It might also be desirable for the integrated circuits to have some “exterior” knowledge of each connection and the associated LED channel. For example, the integrated circuit might be designed to ignore channels that are indicated as INACTIVE. In such an enclosing device, a separate master controller could control the individual current sinks but indicate a status to the controllers defined here. Then, when a particular current sink is switched off, the appropriate controller would ignore the irrelevant voltage reading from the associated channel. Using a mechanism such as this one would alleviate the need to rely on either the voltage drifting upwards when the current sink was disabled, or the ability of the enclosing device to artificially tie the voltage of the disabled channel to a high level. (In the absence of the status indicator, a high voltage would cause the reading from the channel to be effectively ignored in the search for the lowest voltage.)

BRIEF DESCRIPTION OF THE DRAWINGS

FIG. 1 shows four parallel strings of 10 LED's each.

FIG. 2 shows four parallel channels of 10 LED's and one current sink per channel.

FIG. 3 shows four parallel channels of 10 LED's and one current sink per channel, with connections to enable the measurement of the voltages across the current sinks.

FIG. 4 shows a modified operational amplifier with n+1 positive inputs and 1 negative input.

FIG. 5 shows a multiplexor with n+1 inputs in series with an operational amplifier.

FIG. 6 shows a first gain stage differential amplifier (the input pair) with one transistor on each of the positive and negative terminals.

FIG. 7 shows a first gain stage differential amplifier (the input pair) with multiple transistors on each of the positive terminal and one transistor on the negative terminals.

FIG. 8 shows a basic two stage amplifier with multiple positive inputs.

FIG. 9 shows a circuit that uses one multiple input differential amplifier to determine the smallest voltage across any of the current sinks.

FIG. 10 shows a circuit that uses one multiplexor to determine the smallest voltage across any of the current sinks.

FIG. 11 shows an embodiment of the invention with much of the control functionality distributed within three integrated circuits.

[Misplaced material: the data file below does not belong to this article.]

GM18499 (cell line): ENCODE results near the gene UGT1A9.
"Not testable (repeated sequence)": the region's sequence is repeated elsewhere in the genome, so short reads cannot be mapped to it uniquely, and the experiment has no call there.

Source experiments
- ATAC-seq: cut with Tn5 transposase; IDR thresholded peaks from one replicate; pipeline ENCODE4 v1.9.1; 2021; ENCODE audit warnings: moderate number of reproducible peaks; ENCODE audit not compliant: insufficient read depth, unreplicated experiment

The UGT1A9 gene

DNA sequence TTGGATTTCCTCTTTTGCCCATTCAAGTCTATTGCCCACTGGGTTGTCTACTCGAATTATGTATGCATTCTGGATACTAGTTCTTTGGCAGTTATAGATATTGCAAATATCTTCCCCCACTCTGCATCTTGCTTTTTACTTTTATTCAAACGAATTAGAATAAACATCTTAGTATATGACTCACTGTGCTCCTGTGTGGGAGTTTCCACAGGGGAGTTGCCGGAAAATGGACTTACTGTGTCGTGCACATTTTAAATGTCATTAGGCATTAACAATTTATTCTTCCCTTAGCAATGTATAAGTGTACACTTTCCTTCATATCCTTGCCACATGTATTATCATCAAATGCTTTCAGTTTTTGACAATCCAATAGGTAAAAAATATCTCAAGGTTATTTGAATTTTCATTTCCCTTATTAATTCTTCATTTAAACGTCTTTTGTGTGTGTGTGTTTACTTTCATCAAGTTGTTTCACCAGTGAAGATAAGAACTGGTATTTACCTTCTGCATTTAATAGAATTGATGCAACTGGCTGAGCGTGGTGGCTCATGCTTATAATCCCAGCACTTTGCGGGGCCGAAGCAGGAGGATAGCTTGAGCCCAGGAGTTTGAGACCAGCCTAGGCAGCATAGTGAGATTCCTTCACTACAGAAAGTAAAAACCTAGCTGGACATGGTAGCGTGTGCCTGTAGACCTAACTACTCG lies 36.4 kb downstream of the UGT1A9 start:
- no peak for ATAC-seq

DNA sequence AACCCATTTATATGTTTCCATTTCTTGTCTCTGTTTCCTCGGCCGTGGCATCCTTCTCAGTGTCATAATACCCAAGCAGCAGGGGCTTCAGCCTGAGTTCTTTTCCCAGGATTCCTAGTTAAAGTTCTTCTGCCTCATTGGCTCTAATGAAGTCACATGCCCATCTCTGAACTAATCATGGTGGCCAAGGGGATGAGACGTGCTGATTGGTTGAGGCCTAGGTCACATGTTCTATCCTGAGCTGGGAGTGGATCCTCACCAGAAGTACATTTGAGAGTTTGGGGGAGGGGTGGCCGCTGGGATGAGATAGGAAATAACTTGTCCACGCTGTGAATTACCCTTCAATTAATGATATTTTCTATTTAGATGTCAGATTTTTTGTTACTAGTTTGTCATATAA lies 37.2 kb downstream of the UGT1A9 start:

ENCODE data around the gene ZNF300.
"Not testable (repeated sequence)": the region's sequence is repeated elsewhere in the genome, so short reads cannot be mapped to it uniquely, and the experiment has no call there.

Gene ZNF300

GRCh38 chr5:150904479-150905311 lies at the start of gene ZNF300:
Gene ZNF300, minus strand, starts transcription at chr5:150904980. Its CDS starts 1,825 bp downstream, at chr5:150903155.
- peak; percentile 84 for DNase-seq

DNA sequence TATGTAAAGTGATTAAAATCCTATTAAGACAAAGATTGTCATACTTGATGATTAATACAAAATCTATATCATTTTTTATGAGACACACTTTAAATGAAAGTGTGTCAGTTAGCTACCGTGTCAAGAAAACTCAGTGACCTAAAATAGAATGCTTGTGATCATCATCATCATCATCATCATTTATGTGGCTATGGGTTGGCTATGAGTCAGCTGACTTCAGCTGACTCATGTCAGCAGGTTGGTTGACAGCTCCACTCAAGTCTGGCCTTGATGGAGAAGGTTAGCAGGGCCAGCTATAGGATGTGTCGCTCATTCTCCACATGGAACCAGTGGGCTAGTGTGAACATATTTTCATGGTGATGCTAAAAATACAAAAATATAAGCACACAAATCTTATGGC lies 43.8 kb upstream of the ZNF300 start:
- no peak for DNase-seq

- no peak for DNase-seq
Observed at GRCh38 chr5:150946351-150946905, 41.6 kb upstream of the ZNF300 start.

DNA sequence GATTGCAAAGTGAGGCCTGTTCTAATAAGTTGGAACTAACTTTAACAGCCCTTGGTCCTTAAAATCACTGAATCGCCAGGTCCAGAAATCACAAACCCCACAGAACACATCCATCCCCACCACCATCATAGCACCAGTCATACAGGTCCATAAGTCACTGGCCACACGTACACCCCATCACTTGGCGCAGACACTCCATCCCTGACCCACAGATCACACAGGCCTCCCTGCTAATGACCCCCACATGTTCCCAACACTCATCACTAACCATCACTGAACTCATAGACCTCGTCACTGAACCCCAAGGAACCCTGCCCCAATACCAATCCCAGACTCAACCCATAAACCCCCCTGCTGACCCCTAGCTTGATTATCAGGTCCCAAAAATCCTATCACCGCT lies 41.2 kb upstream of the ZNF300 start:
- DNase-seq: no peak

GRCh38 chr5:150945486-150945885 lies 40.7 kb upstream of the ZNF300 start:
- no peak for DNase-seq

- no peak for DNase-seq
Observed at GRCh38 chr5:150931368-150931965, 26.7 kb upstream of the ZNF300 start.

FIG. 12 shows a different configuration of the current sinks and integrated circuits, wherein the current sinks are both external to the integrated circuits and connected to ground.

FIG. 13 shows a different configuration of the current sinks and the integrated circuits, wherein some portions of the current sinks are external to the integrated circuits while other portions are internal.

DETAILED DESCRIPTION OF THE PREFERRED EMBODIMENTS

FIG. 11 shows a schematic of an embodiment of the invention that contains three integrated circuits, each integrated circuit controlling eight strings of ten LED's per string. In this embodiment, much of the functionality of measuring the voltages, comparing the voltages, and controlling the current through the LED's is contained with the three integrated circuits, and this embodiment is typically contained within a television that uses the strings of LED's as a backlight device.

In this embodiment, the integrated circuits also control, via commands from the television, each of the 24 strings of LED's, turning them on or off, or dimming them via a PWM mechanism internal to the individual integrated circuits, as requested by the television. The integrated circuits operate on the current status of the circuit as a whole, or the status is various parts of the circuit, at any given point in time: the current running through the DC-to-DC converter, the voltages across the current sinks, etc.

The television can use any of a number of different methods to communicate with the integrated circuit as it pertains (again, in this embodiment) to the control of the current sinks. In this embodiment, a simple one-wire, serial interface is used.

The main components of the invention, as embodied here, are the DC-to-DC converter, the three integrated circuits, and the 24 serially connected strings of LED's, eight strings per integrated circuit, each string containing ten LED's. The LED strings are typically composed of LED's that have forward voltages of approximately 3.5 volts per LED, so each string of ten LED's will have a forward voltage of approximately 35 volts. The current sinks that are part of the three integrated circuits, one current sink per LED string, typically require approximately 1.0 volts to function, so the total approximate required voltage for each channel, composed of one, ten LED string and one current sink, is approximately 36 volts. LED manufacturing process variations and the placement of particular LED's on particular strings cause variations in the required voltages from channel to channel, so the range in the case of this television might be as wide as two volts, from 36 to 38 volts.